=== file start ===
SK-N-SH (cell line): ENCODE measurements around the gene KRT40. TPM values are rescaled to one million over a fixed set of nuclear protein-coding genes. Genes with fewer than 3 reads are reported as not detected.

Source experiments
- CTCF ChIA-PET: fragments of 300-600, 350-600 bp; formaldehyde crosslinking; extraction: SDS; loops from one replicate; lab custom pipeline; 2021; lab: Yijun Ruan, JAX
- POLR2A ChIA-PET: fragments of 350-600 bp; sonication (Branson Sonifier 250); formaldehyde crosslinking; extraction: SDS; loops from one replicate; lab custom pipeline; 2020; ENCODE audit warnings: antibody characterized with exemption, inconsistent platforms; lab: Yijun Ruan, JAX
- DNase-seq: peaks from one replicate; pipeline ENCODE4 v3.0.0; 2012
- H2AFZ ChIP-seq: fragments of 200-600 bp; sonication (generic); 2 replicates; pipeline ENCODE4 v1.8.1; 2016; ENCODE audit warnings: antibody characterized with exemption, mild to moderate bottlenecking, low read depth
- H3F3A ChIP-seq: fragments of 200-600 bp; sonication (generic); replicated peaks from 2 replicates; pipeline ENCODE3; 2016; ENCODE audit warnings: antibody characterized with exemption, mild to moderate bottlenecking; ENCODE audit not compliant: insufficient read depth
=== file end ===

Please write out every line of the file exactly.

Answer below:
SK-N-SH (cell line): ENCODE measurements around the gene KRT40. TPM values are rescaled to one million over a fixed set of nuclear protein-coding genes. Genes with fewer than 3 reads are reported as not detected.

Source experiments
- CTCF ChIA-PET: fragments of 300-600, 350-600 bp; formaldehyde crosslinking; extraction: SDS; loops from one replicate; lab custom pipeline; 2021; lab: Yijun Ruan, JAX
- POLR2A ChIA-PET: fragments of 350-600 bp; sonication (Branson Sonifier 250); formaldehyde crosslinking; extraction: SDS; loops from one replicate; lab custom pipeline; 2020; ENCODE audit warnings: antibody characterized with exemption, inconsistent platforms; lab: Yijun Ruan, JAX
- DNase-seq: peaks from one replicate; pipeline ENCODE4 v3.0.0; 2012
- H2AFZ ChIP-seq: fragments of 200-600 bp; sonication (generic); 2 replicates; pipeline ENCODE4 v1.8.1; 2016; ENCODE audit warnings: antibody characterized with exemption, mild to moderate bottlenecking, low read depth
- H3F3A ChIP-seq: fragments of 200-600 bp; sonication (generic); replicated peaks from 2 replicates; pipeline ENCODE3; 2016; ENCODE audit warnings: antibody characterized with exemption, mild to moderate bottlenecking; ENCODE audit not compliant: insufficient read depth